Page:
Cosas Llevadas: Inside Life Story Narratives from Latina Mothers of Mexican Descent with High Academic Accomplishment

Description

The field of developmental psychology often underrepresents Latinx individuals within their corpus of published scholarship. In the area of lifespan identity development this is particularly evident from the scarcity of

The field of developmental psychology often underrepresents Latinx individuals within their corpus of published scholarship. In the area of lifespan identity development this is particularly evident from the scarcity of Latinx life story narratives. In addition, Latinx family parenting styles is an underdeveloped area of scholarship. At the same time, a robust literature base demonstrates that for youth from non-dominant culture families, ethnic racial identity increases measures of adaptive well-being and academic achievement. Because academic achievement for Latinx students does not proportionately reach levels of educational success as compared to whites, research investigating foundations of ethnic racial identity within Latinx families is warranted. This investigation extends parenting style literature within the field of developmental psychology by exploring inter-generational practices of Latinx families. Participants within this study include mothers of Mexican descent who have earned at least one Master's degree, a level of high academic achievement attained by only 10 percent of adults within the U.S. Each Latina mother, ranging in age from 36 to 63 years, participated in two or more semi-structured interviews. Protocols were based on McAdams's life story interview; McAdams's life story narrative analysis, based upon Erikson's lifespan theory of identity development, provided a model of analysis. In addition, transcripts of participant interviews, totaling more than twelve hours, were analyzed according to themes of parenting styles and family socialization practices. Familial ethnic socialization was embedded within routines and practices of mothers' families of orientation. Mothers employed a concerted cultivation parenting style within their families of procreation. In alignment with McAdams's framework, mothers narrated life stories in a redemptive manner. In other words, a negative life event was conveyed as having a positive outcome. Implications from my study inform scholars and can offer usable information for parent and teacher education by means of contextualized family activities and parental practices gleaned from participants' life story narratives.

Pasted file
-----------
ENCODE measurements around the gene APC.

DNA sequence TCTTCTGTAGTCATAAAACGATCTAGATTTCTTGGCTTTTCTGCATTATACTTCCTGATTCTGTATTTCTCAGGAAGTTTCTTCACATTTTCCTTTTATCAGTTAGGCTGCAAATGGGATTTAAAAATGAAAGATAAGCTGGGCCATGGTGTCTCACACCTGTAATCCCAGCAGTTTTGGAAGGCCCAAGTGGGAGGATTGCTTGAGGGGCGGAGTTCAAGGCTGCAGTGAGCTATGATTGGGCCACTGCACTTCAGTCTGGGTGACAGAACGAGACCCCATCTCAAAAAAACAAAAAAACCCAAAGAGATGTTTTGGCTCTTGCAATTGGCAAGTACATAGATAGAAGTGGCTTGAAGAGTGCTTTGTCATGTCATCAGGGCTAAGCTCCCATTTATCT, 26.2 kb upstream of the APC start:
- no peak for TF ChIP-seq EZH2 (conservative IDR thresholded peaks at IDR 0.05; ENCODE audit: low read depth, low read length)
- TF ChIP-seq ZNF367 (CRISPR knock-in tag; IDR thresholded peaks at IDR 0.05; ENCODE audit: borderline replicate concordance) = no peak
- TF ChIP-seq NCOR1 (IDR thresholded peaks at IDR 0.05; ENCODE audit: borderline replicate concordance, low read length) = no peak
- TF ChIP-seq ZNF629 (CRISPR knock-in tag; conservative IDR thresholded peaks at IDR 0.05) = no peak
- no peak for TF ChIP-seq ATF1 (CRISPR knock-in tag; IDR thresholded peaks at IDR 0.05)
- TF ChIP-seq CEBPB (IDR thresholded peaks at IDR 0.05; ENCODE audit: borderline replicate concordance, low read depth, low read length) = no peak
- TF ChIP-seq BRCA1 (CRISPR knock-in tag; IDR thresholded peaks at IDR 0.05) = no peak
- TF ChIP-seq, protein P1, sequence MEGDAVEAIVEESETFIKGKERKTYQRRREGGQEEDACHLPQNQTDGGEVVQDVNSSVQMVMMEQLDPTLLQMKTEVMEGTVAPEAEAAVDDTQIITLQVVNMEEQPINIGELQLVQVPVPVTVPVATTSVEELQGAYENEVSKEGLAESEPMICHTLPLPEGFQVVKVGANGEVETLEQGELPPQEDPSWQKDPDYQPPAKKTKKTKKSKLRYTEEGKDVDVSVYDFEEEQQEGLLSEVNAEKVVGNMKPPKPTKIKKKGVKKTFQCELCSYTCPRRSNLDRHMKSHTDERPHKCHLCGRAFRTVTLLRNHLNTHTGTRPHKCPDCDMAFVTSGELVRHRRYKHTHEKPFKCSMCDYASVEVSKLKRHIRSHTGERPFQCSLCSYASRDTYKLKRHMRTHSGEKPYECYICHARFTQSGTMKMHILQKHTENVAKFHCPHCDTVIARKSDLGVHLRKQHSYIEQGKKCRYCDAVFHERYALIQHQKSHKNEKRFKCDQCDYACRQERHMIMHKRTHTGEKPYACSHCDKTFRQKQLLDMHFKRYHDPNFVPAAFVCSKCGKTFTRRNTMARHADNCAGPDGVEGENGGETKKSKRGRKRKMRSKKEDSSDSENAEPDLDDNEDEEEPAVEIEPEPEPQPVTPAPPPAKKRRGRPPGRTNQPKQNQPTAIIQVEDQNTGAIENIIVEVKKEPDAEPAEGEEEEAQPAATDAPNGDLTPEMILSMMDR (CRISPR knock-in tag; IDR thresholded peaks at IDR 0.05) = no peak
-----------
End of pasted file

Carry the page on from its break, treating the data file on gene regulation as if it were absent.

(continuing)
Contributors

Agent

Created

Date Created
  • 2018

149366-Thumbnail Image.png

Quality of teacher-student relationships: moderator of the effects of peer victimization

Description

The associations among teacher-student relationships (e.g., close, conflictual, and dependent), peer victimization, internalizing (e.g., sadness, loneliness, and anxiety), and school attitudes (e.g., avoidance, liking) were investigated in a sample of

The associations among teacher-student relationships (e.g., close, conflictual, and dependent), peer victimization, internalizing (e.g., sadness, loneliness, and anxiety), and school attitudes (e.g., avoidance, liking) were investigated in a sample of 153 (76 boys and 77 girls) racially diverse (42% Latino and 46% White) third grade students and their teachers (N = 30: 15 T1; 15 T2). Specifically, a two year longitudinal design was used in which data were gathered using self and teacher questionnaires which were administered during the spring of third grade and then a year later when children were in fourth grade. Findings showed that conflictual and overly dependent teacher-student relationships were positively correlated with peer victimization; however, closeness as a quality of teacher-student relationships was not associated with peer victimization, internalizing, school liking, or school avoidance. Support for the hypothesis that teacher-student relationships moderated the relations between peer victimization and internalizing was mixed. Specifically, conflictual teacher-student relationships were found to exacerbate the effects of victimization on internalizing problems whereas no such relationships were found for close or dependent relationships. Taken together, findings from this study offer further evidence that the relationships students form with their teachers, especially conflictual and overly dependent teacher-student relationships, contribute to their psychological development, and may be especially influential for children who are victimized by classmates.